Stereocontrolled C-O Ring Construction
Sugars are still useful chiral pool starting materials for the preparation of cyclic ethers. Jacquelyn Gervay-Hague of the University of California, Davis, has extended (Org Lett. 2006, 8, 5765. ) her β-galactosyl iodide work, showing that 1 couples with vinyl magnesium bromide to give 2 with high diastereocontrol. The alkene 2 is easily homologated to the C-glycoside 3. Oliver Seitz of the Humboldt-Universitšt, Berlin, has developed (Org Lett. 2006, 8, 4319. ) a simple three-step preparation of the epoxide 4 from thymidine. Opening of 4 with Ar3Al delivered the β-aryl-C-nucleoside 5 with high diastereocontrol. Free radical deoxygenation then gave 6. John A. Porco, Jr. and Scott E. Schaus of Boston University have found (Org Lett. 2006, 8, 5065. ) a route from the inexpensive glucal 7 to the enantiomerically-pure tetrahydrofuran 9. The Au-catalyzed rearrangement of 8 to 9 proceeds with 10:1 diastereocontrol.
It is also possible to expand the chiral pool with enantioselective catalysis. Marko D. Mihovilovic of the Vienna University of Technology has been working (Chem. Comm. 2006, 3214. ) toward making biocatalysis more practical by employing enzymes, in this case cyclopentanone monooxygenase, over-expressed in whole cell systems. Using this approach, it is not necessary to add expensive co-factors. In a bioreactor, he was able to carry out the enantioselective Baeyer-Villiger oxidation of 10 on a multi-gram scale. The lactone 11 was readily carried on to 12 - 15.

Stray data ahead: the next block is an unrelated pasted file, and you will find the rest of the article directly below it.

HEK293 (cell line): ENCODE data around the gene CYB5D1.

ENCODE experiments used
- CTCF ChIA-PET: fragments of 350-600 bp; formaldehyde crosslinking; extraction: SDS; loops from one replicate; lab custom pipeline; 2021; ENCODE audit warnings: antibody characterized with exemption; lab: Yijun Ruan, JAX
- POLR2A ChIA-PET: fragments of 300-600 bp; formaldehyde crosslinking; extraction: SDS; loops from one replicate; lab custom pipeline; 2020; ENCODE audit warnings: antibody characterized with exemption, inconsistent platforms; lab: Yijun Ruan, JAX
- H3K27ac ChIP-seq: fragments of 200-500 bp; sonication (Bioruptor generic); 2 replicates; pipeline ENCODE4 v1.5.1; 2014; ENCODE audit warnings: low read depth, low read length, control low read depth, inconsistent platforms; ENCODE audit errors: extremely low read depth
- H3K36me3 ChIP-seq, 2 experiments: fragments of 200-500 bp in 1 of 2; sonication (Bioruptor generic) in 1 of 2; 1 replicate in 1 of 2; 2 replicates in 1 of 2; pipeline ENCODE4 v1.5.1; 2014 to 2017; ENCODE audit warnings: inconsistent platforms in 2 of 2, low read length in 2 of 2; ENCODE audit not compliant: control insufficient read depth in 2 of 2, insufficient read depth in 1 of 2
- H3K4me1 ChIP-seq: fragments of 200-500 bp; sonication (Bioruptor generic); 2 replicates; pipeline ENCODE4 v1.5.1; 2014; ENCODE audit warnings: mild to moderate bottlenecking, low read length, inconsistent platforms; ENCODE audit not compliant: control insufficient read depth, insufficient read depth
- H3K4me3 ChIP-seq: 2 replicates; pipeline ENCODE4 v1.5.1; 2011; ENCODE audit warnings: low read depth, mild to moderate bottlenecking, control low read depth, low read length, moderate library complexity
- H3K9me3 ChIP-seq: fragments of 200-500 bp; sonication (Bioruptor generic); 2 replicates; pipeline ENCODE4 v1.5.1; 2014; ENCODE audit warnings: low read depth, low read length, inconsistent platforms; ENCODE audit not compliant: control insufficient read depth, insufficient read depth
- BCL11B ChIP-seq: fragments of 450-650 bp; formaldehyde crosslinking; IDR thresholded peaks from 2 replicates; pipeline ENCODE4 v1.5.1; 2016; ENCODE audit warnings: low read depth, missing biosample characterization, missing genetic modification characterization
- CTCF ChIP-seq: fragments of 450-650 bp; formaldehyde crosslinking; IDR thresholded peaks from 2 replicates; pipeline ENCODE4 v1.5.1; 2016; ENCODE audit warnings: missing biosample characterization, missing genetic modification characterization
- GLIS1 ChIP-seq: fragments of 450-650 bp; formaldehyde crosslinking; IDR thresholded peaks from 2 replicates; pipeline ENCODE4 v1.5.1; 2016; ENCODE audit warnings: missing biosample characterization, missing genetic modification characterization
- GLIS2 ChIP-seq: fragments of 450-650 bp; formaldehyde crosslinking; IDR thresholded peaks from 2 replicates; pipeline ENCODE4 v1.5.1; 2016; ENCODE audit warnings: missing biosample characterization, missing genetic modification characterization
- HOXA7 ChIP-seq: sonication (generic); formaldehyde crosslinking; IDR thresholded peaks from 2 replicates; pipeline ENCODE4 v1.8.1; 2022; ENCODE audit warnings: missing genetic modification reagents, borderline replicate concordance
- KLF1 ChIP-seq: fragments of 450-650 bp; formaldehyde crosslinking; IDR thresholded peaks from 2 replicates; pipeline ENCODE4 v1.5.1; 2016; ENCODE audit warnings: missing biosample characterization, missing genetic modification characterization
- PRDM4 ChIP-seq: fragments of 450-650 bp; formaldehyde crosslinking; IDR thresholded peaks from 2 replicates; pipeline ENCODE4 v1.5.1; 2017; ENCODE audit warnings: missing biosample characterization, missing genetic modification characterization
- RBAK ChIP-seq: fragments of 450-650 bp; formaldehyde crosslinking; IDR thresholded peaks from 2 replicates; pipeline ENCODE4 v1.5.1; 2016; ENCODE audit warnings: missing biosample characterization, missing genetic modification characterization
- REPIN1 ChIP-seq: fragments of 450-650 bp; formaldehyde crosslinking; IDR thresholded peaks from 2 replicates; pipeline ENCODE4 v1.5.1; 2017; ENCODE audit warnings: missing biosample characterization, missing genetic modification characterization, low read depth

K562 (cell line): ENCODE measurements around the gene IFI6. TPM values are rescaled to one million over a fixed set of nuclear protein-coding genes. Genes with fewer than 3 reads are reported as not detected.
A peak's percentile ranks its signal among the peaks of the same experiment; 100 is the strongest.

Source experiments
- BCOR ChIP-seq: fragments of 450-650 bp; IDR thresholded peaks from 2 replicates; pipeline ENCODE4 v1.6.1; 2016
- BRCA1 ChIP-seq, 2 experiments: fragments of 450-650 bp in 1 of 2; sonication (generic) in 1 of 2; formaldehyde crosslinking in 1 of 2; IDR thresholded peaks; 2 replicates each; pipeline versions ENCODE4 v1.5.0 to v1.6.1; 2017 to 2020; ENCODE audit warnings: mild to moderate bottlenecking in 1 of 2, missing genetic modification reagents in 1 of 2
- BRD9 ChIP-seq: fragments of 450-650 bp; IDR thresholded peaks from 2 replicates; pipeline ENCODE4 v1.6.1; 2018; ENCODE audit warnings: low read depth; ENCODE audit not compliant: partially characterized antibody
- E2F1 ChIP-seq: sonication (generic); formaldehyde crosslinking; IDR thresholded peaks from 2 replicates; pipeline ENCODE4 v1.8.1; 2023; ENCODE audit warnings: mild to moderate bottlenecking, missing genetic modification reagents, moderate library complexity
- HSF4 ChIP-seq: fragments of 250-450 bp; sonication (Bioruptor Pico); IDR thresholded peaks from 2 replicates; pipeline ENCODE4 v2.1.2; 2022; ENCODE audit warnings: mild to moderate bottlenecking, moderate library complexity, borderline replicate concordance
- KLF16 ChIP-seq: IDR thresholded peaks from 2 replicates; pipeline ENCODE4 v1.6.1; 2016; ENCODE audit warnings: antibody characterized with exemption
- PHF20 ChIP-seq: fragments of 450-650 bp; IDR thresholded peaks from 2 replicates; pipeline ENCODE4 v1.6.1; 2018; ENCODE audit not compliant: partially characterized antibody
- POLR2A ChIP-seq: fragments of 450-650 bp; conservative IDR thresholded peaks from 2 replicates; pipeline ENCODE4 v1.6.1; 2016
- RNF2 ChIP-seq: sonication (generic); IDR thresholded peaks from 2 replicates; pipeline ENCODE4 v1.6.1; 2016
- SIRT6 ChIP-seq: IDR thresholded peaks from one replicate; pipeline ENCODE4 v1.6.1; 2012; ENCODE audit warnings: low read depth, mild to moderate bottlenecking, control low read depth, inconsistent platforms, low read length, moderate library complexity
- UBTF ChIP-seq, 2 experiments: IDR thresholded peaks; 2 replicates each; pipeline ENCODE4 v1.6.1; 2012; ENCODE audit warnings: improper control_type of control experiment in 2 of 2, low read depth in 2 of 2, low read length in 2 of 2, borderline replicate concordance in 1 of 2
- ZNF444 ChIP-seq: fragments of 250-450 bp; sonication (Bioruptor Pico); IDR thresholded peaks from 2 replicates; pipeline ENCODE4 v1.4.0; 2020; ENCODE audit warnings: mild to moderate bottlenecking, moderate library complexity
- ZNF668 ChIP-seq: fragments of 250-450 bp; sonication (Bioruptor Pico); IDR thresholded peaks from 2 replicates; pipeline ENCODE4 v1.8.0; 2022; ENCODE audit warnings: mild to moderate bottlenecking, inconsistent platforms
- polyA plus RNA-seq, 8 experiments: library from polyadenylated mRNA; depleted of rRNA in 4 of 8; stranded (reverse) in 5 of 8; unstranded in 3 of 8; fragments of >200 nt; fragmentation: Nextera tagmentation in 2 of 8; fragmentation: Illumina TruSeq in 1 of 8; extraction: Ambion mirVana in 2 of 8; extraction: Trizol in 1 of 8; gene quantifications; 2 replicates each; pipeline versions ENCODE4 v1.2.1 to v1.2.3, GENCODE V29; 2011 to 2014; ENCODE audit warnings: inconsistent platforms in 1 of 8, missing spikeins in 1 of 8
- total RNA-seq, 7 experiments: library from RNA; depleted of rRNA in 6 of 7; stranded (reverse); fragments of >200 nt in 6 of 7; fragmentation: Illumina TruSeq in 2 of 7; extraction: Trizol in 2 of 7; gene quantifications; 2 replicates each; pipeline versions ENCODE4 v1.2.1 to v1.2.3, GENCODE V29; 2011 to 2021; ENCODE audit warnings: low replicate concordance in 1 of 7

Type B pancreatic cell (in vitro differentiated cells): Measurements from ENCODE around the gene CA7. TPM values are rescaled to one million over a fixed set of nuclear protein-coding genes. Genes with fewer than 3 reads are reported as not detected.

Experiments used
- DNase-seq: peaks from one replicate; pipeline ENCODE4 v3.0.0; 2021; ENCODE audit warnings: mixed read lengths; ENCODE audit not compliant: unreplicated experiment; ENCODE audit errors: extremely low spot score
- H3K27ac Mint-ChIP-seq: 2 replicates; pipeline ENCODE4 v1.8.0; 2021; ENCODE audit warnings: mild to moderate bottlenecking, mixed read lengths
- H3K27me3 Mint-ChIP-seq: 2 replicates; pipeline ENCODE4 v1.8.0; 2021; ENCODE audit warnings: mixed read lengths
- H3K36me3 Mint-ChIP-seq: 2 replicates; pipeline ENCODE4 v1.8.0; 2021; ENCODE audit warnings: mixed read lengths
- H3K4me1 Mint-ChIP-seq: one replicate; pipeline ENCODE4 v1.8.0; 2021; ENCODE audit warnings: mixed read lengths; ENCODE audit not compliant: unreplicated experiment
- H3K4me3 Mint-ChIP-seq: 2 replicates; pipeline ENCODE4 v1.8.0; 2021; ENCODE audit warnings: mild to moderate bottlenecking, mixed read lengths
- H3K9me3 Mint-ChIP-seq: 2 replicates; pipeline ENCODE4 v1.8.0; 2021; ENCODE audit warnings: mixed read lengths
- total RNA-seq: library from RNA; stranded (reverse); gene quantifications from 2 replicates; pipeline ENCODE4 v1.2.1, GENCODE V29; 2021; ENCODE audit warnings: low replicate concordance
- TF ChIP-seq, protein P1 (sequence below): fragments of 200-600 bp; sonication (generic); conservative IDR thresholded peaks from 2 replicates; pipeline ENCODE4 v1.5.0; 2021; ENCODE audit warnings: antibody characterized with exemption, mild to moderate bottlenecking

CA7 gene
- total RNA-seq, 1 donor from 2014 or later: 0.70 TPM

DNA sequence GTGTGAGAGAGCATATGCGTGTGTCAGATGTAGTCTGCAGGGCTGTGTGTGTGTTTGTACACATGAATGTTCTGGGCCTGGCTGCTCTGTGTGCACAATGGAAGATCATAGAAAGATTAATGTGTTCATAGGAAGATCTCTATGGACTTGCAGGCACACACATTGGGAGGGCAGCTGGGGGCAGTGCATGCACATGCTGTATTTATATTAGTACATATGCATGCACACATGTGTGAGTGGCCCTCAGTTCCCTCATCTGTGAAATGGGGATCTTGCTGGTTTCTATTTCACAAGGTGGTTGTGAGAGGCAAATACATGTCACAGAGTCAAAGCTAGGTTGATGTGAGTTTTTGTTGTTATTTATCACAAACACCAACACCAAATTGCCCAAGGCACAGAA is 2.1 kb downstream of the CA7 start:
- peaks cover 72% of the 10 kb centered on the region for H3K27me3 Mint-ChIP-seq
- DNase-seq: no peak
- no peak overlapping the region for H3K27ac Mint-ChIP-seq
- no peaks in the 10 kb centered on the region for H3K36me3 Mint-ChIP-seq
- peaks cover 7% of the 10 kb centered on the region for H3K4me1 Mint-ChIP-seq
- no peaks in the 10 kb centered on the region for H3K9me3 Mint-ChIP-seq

John P. Wolfe of the University of Michigan has been exploring (J. Am. Chem. Soc. 2006, 128, 2893, ; Tetrahedron Lett. 2006, 47, 2793, ) Pd-catalyzed diastereoselective tetrahydrofuran formation. Remarkably, the single stereogenic center of 16 directed the cyclization, leading to predominant (86:9:5) formation of 18.
The bis-tetrahydrofuran 20 is the core of the antibiotic ionomycin. James A. Marshall of the University of Virginia has shown (Org. Lett. 2006, 8, 4375. ) that the enantiomerically-pure tris epoxide 19, readily prepared from farnesol, underwent smoooth reductive cyclization to 20.
Macrolactone (“macrolide”) natural products are widely distributed. Both C-O and C-C bond forming strategies have been used for the preparation of macrolides. In either case, two functionalized carbon atoms were being connected. M. Christina White of the University of Illinois has now reported (J. Am. Chem. Soc. 2006, 128, 9032. ) what appears to be a general route to macrolides using C-H activation, as represented by the conversion of 21 to 22. It is impressive that a particular C-H bond can be specifically replaced with a C-O bond. It is even more impressive that the reaction proceeded with substantial diastereocontrol.